Four University of Mississippi professors will join researchers from across the Southeastern Conference for a two-day academic conference examining water and climate issues.
“The Future of Water: Regional Collaboration on Shared Climate, Coastlines and Watersheds” is set for March 27-28 at Mississippi State University. UM presenters include Catherine Janasie, senior research counsel in the Mississippi Law Research Institute; Scott Knight, director of the UM Field Station; and Cris Surbeck, associate professor of civil engineering. Stephanie Showalter-Otts, director of the National Sea Grant Law Center, will serve as a moderator.
More than 60 scientists, representing all 14 SEC institutions, the National Oceanic and Atmospheric Administration, U.S. Department of Agriculture, U.S. Geological Survey and Environmental Protection Agency, are scheduled to participate.
“This conference will bring together the best of the best in the SEC doing water research,” said Daniel Petrolia, an MSU associate professor of agricultural economics and one of the conference organizers. “We will tackle some of the most pressing water issues facing the Southeast, the U.S. and the world.”
Knight will participate in a panel discussion of nonpoint source pollution and best management practices for dealing with it. Surbeck is moderator for the session.
As part of a panel on emerging water law and policy issues, Janasie will present “Mississippi v. Tennessee – the Interstate Groundwater Dispute.”
“I will be covering the United States Supreme Court case over the use of groundwater near the Mississippi-Tennessee border, which focuses on Memphis’ water pumping and how that affects Mississippi’s water resources,” Janasie said. “My talk will also cover how freshwater is allocated and how interstate disputes are traditionally handled by the Supreme Court.
“The Supreme Court has never handled an interstate dispute over groundwater, so the case is groundbreaking law.”
Janasie said she hope those in attendance will learn about the specific laws concerning how freshwater is allocated, that surface water – lakes, rivers, streams – and groundwater – aquifers – are treated differently under the law, and that interstate disputes have another specific set of rules that apply to them.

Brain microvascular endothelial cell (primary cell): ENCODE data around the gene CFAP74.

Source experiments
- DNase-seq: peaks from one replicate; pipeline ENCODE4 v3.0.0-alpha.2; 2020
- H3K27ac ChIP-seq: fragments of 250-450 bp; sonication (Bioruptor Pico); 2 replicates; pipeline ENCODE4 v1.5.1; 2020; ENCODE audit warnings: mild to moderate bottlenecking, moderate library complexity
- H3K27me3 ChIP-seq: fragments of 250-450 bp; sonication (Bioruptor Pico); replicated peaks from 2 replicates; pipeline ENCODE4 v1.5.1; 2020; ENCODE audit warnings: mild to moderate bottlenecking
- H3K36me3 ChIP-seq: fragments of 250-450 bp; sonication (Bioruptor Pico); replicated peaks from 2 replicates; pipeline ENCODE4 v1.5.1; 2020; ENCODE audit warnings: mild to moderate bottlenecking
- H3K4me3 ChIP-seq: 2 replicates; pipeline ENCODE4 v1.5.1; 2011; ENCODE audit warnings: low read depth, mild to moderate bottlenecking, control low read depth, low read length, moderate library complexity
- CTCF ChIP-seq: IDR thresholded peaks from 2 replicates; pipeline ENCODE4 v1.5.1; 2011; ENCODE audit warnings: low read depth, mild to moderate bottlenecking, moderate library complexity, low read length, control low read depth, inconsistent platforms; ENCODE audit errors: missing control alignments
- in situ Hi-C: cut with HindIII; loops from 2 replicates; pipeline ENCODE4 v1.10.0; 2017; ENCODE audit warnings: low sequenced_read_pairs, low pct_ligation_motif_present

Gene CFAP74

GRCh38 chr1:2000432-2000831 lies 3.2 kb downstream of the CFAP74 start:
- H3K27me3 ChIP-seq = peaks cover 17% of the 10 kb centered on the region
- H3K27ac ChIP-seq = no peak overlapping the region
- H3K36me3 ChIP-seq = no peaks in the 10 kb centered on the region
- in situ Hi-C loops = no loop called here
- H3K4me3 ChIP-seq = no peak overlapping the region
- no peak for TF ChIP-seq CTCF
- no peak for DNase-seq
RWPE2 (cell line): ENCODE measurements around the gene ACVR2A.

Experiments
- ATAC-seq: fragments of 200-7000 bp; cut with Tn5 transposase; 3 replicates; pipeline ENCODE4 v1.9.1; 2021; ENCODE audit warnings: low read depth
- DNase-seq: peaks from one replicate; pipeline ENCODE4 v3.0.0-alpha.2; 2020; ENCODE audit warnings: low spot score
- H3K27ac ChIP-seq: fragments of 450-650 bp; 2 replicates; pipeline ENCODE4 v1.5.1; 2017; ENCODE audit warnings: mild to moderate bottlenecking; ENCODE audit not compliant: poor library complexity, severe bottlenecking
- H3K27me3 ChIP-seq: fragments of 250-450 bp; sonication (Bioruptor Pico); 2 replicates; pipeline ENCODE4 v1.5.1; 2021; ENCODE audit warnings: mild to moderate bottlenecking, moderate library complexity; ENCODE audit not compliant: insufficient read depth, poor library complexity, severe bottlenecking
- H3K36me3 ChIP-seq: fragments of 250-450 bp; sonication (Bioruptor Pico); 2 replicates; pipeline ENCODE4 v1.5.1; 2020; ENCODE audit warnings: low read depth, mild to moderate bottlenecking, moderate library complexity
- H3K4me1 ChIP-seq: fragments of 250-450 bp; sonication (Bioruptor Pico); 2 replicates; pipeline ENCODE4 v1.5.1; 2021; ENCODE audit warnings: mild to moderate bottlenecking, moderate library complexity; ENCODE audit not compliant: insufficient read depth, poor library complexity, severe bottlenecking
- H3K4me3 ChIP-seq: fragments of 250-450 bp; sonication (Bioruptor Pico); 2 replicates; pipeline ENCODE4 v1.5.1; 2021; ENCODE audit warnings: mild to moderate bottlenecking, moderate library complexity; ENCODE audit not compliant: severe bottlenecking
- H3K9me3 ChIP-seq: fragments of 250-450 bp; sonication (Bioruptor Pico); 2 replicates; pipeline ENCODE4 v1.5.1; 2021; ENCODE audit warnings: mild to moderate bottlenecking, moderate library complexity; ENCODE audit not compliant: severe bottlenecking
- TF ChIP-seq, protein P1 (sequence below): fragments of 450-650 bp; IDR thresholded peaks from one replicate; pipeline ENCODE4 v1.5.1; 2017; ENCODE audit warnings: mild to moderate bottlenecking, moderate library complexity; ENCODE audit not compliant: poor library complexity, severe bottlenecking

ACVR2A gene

“I also hope they learn that even though Mississippi seems to have an abundance of water resources, Mississippi relies heavily on groundwater,” she said. “That’s where we get about 90 percent of the water we use, so the case has big implications for both Mississippi, the city of Memphis and the innumerable other places throughout the country who rely on groundwater.”
Surbeck said that the intention of her session is to get academics together to discuss areas of research necessary to improve the characterization, modeling and management of pollution in water bodies that comes from storm water runoff.
Headlining the conference are best-selling author John M. Barry, former National Geographic executive environment editor; Dennis Dimick, professor at the University of California at Irvine; and Jay Famiglietti, senior water scientist at NASA’s Jet Propulsion Laboratory.
Increased climate variability and water demand are bringing water issues to the forefront of research discussion, conference organizers said. Drought, declines in aquifers used for irrigation and sea-level rise are among core topics of interest.
The conference is designed to stimulate communication and collaboration aimed at sustainable and resilient water resource management in the Southeast, with overarching themes to include shared inland waters and aquifers, coastlines, climate and regional policy.
The SEC Academic Conference is an expanded slate of academic programming that is expected to showcase SEC university research in areas of critical importance within the region and around the nation.
For the complete agenda and registration, visit https://www.secconference
By Edwin Smith
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